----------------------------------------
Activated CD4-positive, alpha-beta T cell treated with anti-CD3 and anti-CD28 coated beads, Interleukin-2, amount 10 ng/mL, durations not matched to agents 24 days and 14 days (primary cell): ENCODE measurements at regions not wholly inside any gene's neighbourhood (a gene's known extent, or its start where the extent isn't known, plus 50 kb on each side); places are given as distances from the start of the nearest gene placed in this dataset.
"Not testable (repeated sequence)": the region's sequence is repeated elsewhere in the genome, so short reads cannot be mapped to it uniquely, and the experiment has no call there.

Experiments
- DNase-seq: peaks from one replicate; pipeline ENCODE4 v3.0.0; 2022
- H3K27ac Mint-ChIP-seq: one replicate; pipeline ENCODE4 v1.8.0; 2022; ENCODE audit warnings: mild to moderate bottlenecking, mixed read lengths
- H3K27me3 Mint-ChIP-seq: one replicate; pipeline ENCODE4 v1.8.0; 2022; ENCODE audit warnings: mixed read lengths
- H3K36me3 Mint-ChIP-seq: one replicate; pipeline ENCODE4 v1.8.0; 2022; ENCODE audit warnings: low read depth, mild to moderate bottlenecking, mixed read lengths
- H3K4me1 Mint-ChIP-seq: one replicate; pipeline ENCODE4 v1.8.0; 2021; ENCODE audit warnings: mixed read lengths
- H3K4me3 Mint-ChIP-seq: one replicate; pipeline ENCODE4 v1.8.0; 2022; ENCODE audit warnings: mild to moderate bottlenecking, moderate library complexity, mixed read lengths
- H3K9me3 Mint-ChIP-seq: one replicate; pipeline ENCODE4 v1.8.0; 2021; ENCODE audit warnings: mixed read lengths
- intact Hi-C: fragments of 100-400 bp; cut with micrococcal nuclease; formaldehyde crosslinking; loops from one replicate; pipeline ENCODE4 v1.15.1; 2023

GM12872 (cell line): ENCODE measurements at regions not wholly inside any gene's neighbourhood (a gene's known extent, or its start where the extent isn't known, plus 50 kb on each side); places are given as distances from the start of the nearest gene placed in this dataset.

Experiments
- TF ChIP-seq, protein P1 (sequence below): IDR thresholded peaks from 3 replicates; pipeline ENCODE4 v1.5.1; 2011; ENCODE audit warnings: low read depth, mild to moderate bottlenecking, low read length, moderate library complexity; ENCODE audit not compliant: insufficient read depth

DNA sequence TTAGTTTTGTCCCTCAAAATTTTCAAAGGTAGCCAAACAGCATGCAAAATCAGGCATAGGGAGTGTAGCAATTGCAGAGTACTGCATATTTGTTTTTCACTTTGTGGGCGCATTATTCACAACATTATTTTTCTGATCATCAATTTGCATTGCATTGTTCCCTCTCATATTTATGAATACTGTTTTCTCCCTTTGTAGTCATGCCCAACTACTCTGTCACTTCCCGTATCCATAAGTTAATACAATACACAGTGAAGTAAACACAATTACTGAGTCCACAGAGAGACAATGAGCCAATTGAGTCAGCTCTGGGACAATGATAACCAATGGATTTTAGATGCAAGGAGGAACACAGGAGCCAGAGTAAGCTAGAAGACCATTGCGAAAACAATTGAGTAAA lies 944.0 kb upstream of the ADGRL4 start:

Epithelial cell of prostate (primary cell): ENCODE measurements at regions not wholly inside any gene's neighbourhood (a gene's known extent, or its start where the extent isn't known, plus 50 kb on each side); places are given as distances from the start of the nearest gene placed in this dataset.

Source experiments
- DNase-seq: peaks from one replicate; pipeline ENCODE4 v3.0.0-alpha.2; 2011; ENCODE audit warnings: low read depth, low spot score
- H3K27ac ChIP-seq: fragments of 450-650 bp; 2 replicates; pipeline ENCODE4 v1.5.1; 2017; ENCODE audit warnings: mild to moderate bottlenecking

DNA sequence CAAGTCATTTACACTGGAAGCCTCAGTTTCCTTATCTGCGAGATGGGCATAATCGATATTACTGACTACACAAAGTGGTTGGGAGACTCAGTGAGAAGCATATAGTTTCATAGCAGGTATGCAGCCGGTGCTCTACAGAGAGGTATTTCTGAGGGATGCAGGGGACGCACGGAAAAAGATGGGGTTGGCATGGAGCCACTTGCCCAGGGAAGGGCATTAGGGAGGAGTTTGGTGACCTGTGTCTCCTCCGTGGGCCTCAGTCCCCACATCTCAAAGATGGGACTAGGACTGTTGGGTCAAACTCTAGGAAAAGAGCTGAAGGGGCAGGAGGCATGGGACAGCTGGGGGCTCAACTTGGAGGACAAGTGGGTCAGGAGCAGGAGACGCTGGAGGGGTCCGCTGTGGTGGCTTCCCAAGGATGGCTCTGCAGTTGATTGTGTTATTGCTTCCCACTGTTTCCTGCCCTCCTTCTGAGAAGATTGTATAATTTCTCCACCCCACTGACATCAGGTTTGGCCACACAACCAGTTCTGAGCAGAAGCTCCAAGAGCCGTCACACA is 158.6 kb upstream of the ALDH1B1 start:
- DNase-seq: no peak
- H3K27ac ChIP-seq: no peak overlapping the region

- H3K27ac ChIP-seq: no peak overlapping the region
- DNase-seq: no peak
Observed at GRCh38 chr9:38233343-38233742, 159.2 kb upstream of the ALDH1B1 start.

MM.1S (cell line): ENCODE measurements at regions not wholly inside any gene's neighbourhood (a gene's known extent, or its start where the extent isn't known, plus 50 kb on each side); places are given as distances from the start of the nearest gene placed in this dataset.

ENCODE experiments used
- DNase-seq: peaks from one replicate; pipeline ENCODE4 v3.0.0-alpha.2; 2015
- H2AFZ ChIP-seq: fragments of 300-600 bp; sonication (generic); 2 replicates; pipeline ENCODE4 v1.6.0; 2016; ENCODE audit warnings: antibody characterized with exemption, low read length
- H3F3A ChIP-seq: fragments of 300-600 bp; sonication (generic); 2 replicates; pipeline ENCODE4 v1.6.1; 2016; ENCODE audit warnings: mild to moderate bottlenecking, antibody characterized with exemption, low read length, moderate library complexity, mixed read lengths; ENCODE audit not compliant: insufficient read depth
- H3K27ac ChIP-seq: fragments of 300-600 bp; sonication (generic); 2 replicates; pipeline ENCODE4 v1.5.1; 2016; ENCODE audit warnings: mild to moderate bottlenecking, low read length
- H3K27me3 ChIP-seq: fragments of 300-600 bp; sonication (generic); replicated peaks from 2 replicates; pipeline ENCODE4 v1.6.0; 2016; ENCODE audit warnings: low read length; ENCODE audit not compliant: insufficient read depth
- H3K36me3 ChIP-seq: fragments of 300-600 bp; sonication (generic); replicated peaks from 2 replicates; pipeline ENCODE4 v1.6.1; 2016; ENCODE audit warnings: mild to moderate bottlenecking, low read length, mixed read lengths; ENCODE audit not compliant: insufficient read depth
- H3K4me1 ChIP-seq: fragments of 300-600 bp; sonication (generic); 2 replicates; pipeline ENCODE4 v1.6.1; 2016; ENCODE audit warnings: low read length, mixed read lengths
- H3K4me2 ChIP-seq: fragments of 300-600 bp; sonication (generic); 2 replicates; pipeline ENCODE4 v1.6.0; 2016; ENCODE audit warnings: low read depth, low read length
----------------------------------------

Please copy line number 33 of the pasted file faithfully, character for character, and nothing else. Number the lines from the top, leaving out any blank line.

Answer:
- H3K36me3 ChIP-seq: fragments of 300-600 bp; sonication (generic); replicated peaks from 2 replicates; pipeline ENCODE4 v1.6.1; 2016; ENCODE audit warnings: mild to moderate bottlenecking, low read length, mixed read lengths; ENCODE audit not compliant: insufficient read depth